- prevent transfer of corporation shares (however, the authorization to dissolve may provide for closing the corporation’s share transfer books)
- effect any change in the bylaws of the corporation or otherwise affect the regulation of the affairs of the corporation except that all action shall be directed to winding up the business and affairs of the corporation
- prevent suit by or against the corporation in its corporate name; or
- abate or suspend a criminal, civil, or any other proceeding pending by or against the corporation on the effective date of dissolution.
Articles of Dissolution
After dissolving your corporation, you must file articles of dissolution with Secretary of State (“SOS”). To complete the articles of dissolution, you must provide:
- the name of your corporation
- the date dissolution was authorized
- a post office address to which may be mailed a copy of any process against the corporation that may be served on the Illinois Secretary of State
- a statement of the aggregate number of issued shares of the corporation itemized by classes and series, if any, within a class, as of the date of execution
- a statement of the amount of paid-in capital of the corporation as of the date of execution
- such additional information as may be necessary or appropriate in order to determine any unpaid fees or franchise taxes payable by such corporation required under the BCA
- where dissolution is authorized by unanimous written consent, a statement that the holders of all the outstanding shares entitled to vote on dissolution have consented thereto; and
- where dissolution is authorized by a shareholder vote, a statement that a resolution proposing dissolution has been adopted at a meeting of shareholders by the affirmative vote of the holders of outstanding shares having not less than the minimum number of votes necessary to adopt such resolution as provided by the articles of incorporation.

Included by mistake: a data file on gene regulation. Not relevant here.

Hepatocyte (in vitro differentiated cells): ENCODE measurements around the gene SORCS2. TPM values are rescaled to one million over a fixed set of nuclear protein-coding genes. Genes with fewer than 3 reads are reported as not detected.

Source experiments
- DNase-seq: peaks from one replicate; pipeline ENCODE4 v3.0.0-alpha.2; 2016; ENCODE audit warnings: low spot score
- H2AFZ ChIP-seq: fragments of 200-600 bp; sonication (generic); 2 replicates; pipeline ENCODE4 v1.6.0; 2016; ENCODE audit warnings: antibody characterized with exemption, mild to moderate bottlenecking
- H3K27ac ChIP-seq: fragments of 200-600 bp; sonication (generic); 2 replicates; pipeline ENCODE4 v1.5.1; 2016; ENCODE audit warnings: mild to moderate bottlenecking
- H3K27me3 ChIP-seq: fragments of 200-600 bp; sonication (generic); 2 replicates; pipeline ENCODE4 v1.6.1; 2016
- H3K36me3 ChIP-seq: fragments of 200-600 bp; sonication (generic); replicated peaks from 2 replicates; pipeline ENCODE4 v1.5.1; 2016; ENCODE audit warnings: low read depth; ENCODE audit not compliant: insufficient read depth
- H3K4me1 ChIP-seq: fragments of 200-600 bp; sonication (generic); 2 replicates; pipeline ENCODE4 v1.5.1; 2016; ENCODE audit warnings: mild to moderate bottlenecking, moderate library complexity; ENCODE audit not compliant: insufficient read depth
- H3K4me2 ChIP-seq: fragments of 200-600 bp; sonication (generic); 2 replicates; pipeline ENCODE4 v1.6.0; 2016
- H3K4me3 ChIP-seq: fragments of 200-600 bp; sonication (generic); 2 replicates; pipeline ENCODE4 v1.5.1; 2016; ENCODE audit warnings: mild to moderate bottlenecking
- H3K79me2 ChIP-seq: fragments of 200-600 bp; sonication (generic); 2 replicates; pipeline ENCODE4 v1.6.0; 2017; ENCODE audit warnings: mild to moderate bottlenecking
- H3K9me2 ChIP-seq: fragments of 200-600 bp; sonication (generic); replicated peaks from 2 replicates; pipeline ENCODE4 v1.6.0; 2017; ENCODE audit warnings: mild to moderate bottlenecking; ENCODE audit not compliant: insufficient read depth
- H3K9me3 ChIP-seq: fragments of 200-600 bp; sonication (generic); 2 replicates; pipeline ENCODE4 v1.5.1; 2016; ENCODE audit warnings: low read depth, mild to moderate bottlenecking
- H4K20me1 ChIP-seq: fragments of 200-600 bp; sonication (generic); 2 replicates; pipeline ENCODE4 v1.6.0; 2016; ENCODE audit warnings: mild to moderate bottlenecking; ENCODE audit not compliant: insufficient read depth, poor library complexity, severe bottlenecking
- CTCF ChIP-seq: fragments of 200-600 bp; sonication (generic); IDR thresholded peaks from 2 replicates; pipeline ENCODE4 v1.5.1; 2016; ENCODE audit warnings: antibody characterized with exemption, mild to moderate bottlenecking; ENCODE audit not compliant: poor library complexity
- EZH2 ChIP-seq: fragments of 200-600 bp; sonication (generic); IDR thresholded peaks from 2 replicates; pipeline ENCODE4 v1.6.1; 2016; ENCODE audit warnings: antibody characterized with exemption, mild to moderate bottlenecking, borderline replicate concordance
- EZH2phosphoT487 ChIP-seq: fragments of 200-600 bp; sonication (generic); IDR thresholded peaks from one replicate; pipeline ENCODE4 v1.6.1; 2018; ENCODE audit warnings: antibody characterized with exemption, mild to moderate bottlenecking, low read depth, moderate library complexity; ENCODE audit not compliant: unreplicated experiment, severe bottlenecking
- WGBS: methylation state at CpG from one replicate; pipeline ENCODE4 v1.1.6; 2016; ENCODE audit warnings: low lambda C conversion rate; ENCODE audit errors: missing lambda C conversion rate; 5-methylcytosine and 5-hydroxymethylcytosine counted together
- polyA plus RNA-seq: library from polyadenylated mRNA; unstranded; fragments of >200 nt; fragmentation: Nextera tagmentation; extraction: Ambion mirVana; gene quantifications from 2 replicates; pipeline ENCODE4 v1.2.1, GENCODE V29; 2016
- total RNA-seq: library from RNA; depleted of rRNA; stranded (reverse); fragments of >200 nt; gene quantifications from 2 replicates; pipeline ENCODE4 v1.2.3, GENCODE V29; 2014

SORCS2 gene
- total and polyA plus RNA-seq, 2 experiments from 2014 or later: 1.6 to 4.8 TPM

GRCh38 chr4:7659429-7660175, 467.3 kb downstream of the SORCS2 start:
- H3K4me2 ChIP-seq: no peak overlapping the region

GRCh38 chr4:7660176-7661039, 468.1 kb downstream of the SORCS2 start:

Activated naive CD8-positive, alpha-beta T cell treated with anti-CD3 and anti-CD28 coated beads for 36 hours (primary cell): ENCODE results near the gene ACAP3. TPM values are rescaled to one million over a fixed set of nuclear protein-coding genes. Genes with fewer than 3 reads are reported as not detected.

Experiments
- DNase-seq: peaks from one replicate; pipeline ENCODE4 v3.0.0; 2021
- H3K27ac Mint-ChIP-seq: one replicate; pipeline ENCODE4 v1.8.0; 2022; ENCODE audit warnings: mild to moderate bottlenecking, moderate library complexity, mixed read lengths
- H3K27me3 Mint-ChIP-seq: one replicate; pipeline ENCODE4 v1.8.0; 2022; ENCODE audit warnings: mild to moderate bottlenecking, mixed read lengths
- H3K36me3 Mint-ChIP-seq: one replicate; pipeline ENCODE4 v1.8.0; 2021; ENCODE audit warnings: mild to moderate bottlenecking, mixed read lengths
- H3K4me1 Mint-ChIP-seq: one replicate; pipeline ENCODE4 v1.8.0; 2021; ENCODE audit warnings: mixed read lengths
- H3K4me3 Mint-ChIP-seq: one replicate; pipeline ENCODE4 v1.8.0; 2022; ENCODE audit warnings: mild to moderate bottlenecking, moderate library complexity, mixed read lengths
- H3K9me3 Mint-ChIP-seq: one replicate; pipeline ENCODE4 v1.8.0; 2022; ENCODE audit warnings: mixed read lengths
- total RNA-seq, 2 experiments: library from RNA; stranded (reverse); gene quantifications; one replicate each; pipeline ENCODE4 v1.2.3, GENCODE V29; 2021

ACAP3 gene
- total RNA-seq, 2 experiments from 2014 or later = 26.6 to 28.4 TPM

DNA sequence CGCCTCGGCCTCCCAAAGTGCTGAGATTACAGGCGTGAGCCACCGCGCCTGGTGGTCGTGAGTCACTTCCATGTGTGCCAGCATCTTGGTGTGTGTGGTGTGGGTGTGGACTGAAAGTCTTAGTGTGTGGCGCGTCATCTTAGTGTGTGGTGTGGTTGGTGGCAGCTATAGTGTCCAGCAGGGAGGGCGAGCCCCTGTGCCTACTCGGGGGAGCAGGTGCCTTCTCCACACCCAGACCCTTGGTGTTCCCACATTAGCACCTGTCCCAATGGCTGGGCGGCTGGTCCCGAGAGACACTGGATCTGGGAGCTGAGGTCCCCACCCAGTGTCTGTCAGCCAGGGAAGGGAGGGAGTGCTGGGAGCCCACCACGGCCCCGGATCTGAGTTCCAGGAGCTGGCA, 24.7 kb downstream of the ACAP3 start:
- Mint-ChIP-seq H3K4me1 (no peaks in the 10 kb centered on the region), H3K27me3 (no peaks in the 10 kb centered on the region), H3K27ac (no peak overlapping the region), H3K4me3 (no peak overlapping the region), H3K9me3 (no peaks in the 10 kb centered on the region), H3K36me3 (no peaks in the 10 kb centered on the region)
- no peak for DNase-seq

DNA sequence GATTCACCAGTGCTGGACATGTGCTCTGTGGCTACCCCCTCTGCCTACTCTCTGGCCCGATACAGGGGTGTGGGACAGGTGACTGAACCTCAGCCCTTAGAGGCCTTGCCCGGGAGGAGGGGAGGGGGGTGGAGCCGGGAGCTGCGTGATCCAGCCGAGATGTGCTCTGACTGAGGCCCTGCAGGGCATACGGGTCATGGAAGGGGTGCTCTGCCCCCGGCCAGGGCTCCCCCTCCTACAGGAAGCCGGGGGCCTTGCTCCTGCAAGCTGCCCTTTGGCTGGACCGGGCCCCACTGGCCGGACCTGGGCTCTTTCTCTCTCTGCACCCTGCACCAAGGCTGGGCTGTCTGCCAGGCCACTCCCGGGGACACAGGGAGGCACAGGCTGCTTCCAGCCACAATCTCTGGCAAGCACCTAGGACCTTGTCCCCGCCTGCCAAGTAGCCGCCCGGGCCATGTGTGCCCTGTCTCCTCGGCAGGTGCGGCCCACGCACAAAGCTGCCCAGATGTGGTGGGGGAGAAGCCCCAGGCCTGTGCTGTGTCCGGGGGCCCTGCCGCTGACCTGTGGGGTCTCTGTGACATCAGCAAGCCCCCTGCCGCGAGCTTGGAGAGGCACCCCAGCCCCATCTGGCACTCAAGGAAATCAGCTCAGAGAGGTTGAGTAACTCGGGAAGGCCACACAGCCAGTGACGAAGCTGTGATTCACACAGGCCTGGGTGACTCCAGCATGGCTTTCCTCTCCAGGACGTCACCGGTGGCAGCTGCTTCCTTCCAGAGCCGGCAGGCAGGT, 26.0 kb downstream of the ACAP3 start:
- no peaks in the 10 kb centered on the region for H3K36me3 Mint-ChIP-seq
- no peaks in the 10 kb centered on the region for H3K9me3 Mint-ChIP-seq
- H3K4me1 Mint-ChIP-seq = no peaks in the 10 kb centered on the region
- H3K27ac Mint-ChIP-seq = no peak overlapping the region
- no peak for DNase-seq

An articles of dissolution form (Form BCA 12.20) is available for download from the SOS website. You must submit two copies of the articles. There is a $5 fee to file the articles. Your filing usually will be processed in 7-10 days. Expedited processing is available for an additional fee.
Note that your business name will become available for use by others after dissolution.
Following dissolution, your corporation continues to exist only for the purpose of taking care of certain final matters that, collectively, are known as “winding up” the company. It may be appropriate to designate one or more officers and/or directors to handle the winding up.
Under the BCA, key winding up tasks include:
- collecting the corporation’s assets
- disposing of corporation properties that will not be distributed in kind to shareholders
- discharging or making provision for discharging the corporation’s liabilities; and
- distributing remaining corporation property among shareholders according to their interests.
Regarding the last two listed items, be aware that your corporation’s first obligation is to discharge liabilities. This includes paying all business taxes and creditors. Only then may the corporation distribute remaining assets to shareholders.